Good Eats

Torihiko とり彦 @ Tokyo (Repost)

I reprocessed the photos for this post as the originals did not do justice to the quality yakitori they served.

Meguro, which has a station on the Yamanote Line, is a beautiful area to stroll around. It’s a popular spot for sakura viewing in spring and ranks among the most pleasant places to live in, in Tokyo. If you go there, you might want to check out the yakitori restaurants. It has some of the top-rated places in the city!

L2M-JP-1501-TORIHIKO-30Torihiko is a bit of a secluded restaurant located on the basement floor of the Meguro Business Mansion Building. This tiny (only seats 20 customers) is run by a husband, wife and daughter team. Nonetheless it’s quite worth the visit as the restaurant has great reviews for its delicious yakitori and warm, classy atmosphere.

The establishment did not allow photos of the place or the chef at work so you have to take my words for it. The room was filled with a soft, non intrusive background music of jazz classics. The chef (and the owner) danced to the rhythm of the Jazz, fanning the whiffs of smoke and controlling the temperature of the fire at the same time.

Everything here is shio-yaki (grilled with salt). This is unusual as most places have a soy-based tare sauce for the grilling. Nonetheless, the food is delectable because of the high quality of the ingredients. The minimum spend is the Torihiki course (shown below) for ¥3,500 which also includes a drink. You can only provide to other ala carte items after you ordered the course. Of course, there’s another ¥700 cover charge like all Izakaya which they give you the dessert at the end.

Torihiki Course

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Ala Carte and Drinks

But it was the rest of the items I have ordered for the evening that was interesting.

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The grilled mentaiko was crispy and dry, the way I love it. Others on the menu like pork ribs, quail eggs with bacon, baby mountain yams and duck breast, were all grilled to perfection and seldom featured in other yakitori restaurants.

And then the drinks kept coming.

1/ Kamoshibito Kuheiji “EAU DU DÉSIR” Junmai Daiginjo Yamadanishiki 2013 Vintage 醸し人九平次 別誂(べつあつらえ)純米大吟醸

“Eau du Désir” means “water of hope”. A cult brewery from Aichi Prefecture, Kuheiji is pioneering the next generation of young sake brewers. Kuheiji has been revolutionary in using vintage rice as well as aging sake to develop complexity, taking cues from winemakers in Burgundy.

Elegant and pleasant like rose, a Junmai Daiginjo presenting the ultimate charm of sake. Grassy and green with the notes of grapefruit, this sake is sweet and mellow like honey, showing an aftertaste with soft tartness and mineral character.

2/ “Leaping Hare” Limited Edition “Century of Loneliness”  野うさぎの走り 「百年 の孤独」 黒木本店 焼酎

野うさぎの走り or “Leaping Hare” is produced in Miyazaki by the Kuroki Honten 黒木本店 rice shochu 焼酎 distillery, fermented with koji yeast. The distillery was founded in Meiji 18, 135 years old. Koji is the essence of shochu-making. The hand-aging process is crucial to growing quality koji. Raw koji material is sprinkled with water like rain, mixed like soil, warmed like the sun, and cooled like the wind. Like the farming cycle, this careful procedure allows koji to be nurtured through a rich germination and fermentation process.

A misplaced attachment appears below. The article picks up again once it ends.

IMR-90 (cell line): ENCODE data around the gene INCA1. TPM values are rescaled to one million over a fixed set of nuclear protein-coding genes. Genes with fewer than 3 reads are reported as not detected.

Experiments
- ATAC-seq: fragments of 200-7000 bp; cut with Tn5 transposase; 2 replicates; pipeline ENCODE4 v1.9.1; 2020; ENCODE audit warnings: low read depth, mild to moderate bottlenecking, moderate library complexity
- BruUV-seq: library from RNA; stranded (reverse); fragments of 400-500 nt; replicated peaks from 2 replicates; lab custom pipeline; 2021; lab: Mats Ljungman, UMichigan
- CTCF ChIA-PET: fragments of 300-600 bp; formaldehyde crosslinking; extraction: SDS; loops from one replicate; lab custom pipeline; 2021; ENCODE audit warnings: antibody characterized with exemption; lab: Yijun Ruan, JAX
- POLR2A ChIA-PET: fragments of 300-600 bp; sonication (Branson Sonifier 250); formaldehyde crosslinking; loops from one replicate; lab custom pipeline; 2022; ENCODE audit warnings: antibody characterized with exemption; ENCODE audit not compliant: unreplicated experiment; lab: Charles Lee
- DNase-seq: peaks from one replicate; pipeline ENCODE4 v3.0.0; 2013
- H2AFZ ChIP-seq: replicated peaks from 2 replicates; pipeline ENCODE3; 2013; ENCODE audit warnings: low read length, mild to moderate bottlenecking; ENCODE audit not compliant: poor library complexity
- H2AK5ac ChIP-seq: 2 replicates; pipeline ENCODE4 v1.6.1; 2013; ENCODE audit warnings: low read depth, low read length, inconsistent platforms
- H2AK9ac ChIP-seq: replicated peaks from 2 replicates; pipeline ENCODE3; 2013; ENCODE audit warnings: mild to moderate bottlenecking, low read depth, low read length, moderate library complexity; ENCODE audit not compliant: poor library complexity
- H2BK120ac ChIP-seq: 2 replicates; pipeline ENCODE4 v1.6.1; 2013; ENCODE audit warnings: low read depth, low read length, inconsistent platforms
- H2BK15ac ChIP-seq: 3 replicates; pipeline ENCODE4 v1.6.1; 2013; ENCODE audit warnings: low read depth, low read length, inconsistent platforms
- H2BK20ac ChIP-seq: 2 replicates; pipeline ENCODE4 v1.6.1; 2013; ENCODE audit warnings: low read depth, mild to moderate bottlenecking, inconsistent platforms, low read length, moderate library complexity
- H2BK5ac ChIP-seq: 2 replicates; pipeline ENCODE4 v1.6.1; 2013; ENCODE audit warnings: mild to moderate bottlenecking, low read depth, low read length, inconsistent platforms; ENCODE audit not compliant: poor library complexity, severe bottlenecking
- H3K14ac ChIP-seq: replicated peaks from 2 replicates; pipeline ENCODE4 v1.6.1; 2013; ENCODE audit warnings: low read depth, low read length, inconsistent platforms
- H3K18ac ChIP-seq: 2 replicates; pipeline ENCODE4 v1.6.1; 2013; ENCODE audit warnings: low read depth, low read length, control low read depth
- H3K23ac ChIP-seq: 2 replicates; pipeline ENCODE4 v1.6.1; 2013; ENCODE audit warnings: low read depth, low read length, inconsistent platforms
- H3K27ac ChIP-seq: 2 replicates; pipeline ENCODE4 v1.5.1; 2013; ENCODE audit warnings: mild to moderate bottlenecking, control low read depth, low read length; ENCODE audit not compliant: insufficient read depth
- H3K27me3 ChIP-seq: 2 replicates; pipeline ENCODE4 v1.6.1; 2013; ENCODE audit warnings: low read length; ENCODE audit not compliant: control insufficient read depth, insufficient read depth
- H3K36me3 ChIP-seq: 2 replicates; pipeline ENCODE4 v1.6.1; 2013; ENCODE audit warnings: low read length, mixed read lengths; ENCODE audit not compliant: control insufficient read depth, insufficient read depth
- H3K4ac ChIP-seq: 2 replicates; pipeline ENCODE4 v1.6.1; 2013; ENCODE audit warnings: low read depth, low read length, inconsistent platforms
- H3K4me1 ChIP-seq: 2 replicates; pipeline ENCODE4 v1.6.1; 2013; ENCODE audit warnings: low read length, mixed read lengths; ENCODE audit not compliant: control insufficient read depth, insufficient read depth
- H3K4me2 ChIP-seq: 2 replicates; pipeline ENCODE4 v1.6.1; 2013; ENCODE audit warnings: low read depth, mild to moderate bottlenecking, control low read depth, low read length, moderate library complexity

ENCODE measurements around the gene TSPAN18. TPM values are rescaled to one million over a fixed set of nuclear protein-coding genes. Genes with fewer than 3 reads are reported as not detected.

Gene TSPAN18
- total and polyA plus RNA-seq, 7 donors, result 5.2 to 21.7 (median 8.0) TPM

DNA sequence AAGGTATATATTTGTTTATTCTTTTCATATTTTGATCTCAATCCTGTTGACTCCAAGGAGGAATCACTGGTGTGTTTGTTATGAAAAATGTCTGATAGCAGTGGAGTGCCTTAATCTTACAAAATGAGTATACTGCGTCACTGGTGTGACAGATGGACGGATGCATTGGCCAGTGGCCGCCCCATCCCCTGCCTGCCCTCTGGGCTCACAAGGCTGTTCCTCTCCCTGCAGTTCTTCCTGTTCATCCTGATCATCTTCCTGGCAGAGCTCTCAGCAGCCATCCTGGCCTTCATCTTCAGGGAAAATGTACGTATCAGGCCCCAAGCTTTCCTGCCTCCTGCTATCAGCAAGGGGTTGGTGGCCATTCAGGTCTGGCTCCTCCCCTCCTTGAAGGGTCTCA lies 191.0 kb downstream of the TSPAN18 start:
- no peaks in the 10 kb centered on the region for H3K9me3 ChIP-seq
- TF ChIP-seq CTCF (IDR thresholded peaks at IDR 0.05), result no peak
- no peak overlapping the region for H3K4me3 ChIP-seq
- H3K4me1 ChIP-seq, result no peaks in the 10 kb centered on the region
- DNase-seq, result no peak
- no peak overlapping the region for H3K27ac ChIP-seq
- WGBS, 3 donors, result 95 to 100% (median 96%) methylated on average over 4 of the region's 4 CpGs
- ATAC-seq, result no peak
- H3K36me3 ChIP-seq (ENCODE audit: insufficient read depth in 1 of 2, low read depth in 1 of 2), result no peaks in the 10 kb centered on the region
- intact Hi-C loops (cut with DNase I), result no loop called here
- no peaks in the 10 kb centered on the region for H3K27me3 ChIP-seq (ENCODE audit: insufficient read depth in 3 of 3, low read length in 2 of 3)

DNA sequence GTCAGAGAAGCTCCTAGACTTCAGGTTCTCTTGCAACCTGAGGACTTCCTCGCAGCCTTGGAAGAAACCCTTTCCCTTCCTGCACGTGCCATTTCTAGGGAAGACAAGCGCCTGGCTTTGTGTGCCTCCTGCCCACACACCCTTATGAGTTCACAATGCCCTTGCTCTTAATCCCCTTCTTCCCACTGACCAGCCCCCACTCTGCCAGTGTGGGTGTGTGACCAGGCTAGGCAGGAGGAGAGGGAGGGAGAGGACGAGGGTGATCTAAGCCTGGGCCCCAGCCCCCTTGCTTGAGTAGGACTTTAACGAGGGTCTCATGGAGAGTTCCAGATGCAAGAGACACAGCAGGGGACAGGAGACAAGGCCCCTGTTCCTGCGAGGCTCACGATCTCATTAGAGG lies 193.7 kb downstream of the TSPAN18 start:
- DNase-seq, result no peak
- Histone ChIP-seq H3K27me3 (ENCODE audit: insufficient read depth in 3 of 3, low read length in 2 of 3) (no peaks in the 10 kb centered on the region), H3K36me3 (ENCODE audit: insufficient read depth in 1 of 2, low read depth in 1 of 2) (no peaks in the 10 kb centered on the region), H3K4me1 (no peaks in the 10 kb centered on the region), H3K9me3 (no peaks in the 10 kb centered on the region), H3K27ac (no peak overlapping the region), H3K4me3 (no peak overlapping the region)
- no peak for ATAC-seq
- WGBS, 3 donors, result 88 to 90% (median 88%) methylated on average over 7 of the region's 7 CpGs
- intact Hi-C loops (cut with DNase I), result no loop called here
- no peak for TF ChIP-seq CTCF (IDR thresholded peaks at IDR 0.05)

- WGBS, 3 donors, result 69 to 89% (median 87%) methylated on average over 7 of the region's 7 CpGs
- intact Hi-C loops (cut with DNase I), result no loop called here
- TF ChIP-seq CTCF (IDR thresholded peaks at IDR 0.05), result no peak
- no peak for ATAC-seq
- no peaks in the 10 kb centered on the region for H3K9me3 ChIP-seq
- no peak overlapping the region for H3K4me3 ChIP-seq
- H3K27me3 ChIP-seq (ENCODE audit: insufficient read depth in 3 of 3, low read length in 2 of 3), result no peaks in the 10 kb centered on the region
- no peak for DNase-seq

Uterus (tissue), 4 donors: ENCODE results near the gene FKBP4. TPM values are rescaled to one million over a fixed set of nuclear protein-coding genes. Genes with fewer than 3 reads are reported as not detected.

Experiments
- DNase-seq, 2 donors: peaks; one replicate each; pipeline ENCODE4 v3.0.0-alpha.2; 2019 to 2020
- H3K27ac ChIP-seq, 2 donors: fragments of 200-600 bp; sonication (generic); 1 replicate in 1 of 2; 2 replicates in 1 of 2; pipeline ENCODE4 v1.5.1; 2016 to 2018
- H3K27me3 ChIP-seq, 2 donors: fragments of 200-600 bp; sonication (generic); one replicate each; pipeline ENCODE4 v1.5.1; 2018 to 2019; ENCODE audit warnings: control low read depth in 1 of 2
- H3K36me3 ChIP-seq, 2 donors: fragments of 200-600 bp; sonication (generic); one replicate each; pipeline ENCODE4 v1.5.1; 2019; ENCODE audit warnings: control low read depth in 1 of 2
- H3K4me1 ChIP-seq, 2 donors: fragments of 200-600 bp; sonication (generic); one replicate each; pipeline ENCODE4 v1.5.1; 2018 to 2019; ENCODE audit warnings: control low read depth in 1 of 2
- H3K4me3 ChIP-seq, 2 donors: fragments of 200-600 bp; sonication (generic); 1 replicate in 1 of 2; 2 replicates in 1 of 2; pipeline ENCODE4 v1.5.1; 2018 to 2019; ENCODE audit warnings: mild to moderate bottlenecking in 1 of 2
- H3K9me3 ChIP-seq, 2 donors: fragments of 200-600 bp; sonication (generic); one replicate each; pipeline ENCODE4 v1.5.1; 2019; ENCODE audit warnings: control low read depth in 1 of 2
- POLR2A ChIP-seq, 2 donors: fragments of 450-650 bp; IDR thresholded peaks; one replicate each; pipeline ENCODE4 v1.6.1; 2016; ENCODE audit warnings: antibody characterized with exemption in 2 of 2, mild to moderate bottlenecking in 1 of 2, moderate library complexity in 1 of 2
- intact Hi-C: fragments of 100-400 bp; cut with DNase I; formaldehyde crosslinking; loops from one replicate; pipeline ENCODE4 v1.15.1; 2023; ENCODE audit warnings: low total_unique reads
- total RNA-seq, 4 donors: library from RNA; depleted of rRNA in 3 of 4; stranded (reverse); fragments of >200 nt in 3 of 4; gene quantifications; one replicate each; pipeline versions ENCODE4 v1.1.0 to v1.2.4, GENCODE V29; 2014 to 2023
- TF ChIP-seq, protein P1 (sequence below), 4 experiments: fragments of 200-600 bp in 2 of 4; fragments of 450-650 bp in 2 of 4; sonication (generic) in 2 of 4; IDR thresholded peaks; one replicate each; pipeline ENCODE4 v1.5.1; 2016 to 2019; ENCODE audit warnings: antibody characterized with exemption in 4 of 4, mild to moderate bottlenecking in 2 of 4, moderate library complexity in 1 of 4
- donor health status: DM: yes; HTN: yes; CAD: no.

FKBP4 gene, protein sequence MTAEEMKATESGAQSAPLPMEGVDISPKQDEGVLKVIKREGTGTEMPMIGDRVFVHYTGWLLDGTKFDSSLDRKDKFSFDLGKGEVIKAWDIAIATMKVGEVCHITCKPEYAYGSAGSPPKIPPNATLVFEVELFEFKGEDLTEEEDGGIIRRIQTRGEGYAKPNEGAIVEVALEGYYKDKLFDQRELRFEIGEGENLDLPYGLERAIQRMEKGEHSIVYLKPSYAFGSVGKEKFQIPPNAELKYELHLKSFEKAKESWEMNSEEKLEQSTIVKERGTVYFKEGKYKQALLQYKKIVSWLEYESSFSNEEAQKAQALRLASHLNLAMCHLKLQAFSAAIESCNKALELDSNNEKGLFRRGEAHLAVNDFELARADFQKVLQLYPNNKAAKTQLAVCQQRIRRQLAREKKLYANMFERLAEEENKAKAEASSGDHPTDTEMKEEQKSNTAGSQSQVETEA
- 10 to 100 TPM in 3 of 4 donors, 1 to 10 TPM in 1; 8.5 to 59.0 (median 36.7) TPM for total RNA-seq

Here’s the trivial – Japanese drink more shochu than sake. Sake production was similar to beer making, but shochu is the whiskey of the rice alcohol world!

First, drinking it straight. The smoky and citrusy scents were wonderful. And then how the chef suggested, on the rocks. The aftertaste was dry and the bouquet lingering. The bouquet was quite mixed, many scents and flavour profiles were present.

3/ Kuroushi Junmai Ginjo “Black Bull” 黒牛 純米 生原酒 しぼりたて

Kuroushi 「黒牛」is the local sake of Wakayama, and was originally called Kikumiyi 菊御代(きくみよ). Located about 10 km south of Wakayama City, Kuroe is a craftsman town that has prospered as a lacquerware production area since the Muromachi period. It was once a secluded cove, a scenic spot that was described as “Kuroushigata” 「黒牛潟」in Manyoshu (an ancient travel guide). The name of he sake came from the legendary black cow-shaped rock on the beach near Kura.

The nose on this very special Junmai Ginjo sake is filled with earthy, ricey, honey, and leathery elements. This extremely well balanced sake is supremely rich and very full-bodied. It is a hearty sake that has enough um-pah-pah to stand up to ton of large flavored cuisines, but is also very drinkable on its own. Each glass is an example of the depth and grace of an Omachi rice sake that is vast and solid and reminds one that drinking sake is drinking rice and not fruit.

A worthy mention of Torihiko. They really take their drinks serious. Even every pour of their draft beer is made with strict instructions from the brewery itself. Suntory has given the restaurant the Master certificate for pouring the perfect beer.

Highly recommended if you are in the vicinity of Meguro.

Torihiko とり彦
2 Chome-15-2 Kamiosaki, Shinagawa, Tokyo 141-0021, Japan
Tel : +81 3-3448-9625

Date Visited : Jan 2015

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